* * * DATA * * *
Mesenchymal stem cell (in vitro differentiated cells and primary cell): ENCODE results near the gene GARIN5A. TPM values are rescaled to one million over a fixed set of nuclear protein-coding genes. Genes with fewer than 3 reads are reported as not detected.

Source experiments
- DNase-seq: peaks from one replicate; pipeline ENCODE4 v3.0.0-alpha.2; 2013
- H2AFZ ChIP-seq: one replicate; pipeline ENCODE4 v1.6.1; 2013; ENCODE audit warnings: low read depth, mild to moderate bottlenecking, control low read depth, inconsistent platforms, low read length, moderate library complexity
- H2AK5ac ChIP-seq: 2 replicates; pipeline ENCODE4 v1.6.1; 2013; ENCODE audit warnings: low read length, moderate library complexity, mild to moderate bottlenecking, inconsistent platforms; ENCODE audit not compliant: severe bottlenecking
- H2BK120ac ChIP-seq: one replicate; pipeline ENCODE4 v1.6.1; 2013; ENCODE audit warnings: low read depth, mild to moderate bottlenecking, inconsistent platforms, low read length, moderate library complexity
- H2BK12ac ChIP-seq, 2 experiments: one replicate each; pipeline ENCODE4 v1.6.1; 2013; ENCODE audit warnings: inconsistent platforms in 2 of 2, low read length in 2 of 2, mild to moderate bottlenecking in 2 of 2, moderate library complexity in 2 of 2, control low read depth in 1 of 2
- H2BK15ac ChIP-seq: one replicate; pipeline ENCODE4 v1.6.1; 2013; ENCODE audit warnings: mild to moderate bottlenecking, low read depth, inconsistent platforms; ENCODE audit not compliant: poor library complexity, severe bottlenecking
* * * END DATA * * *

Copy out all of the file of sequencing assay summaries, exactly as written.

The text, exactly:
Mesenchymal stem cell (in vitro differentiated cells and primary cell): ENCODE results near the gene GARIN5A. TPM values are rescaled to one million over a fixed set of nuclear protein-coding genes. Genes with fewer than 3 reads are reported as not detected.

Source experiments
- DNase-seq: peaks from one replicate; pipeline ENCODE4 v3.0.0-alpha.2; 2013
- H2AFZ ChIP-seq: one replicate; pipeline ENCODE4 v1.6.1; 2013; ENCODE audit warnings: low read depth, mild to moderate bottlenecking, control low read depth, inconsistent platforms, low read length, moderate library complexity
- H2AK5ac ChIP-seq: 2 replicates; pipeline ENCODE4 v1.6.1; 2013; ENCODE audit warnings: low read length, moderate library complexity, mild to moderate bottlenecking, inconsistent platforms; ENCODE audit not compliant: severe bottlenecking
- H2BK120ac ChIP-seq: one replicate; pipeline ENCODE4 v1.6.1; 2013; ENCODE audit warnings: low read depth, mild to moderate bottlenecking, inconsistent platforms, low read length, moderate library complexity
- H2BK12ac ChIP-seq, 2 experiments: one replicate each; pipeline ENCODE4 v1.6.1; 2013; ENCODE audit warnings: inconsistent platforms in 2 of 2, low read length in 2 of 2, mild to moderate bottlenecking in 2 of 2, moderate library complexity in 2 of 2, control low read depth in 1 of 2
- H2BK15ac ChIP-seq: one replicate; pipeline ENCODE4 v1.6.1; 2013; ENCODE audit warnings: mild to moderate bottlenecking, low read depth, inconsistent platforms; ENCODE audit not compliant: poor library complexity, severe bottlenecking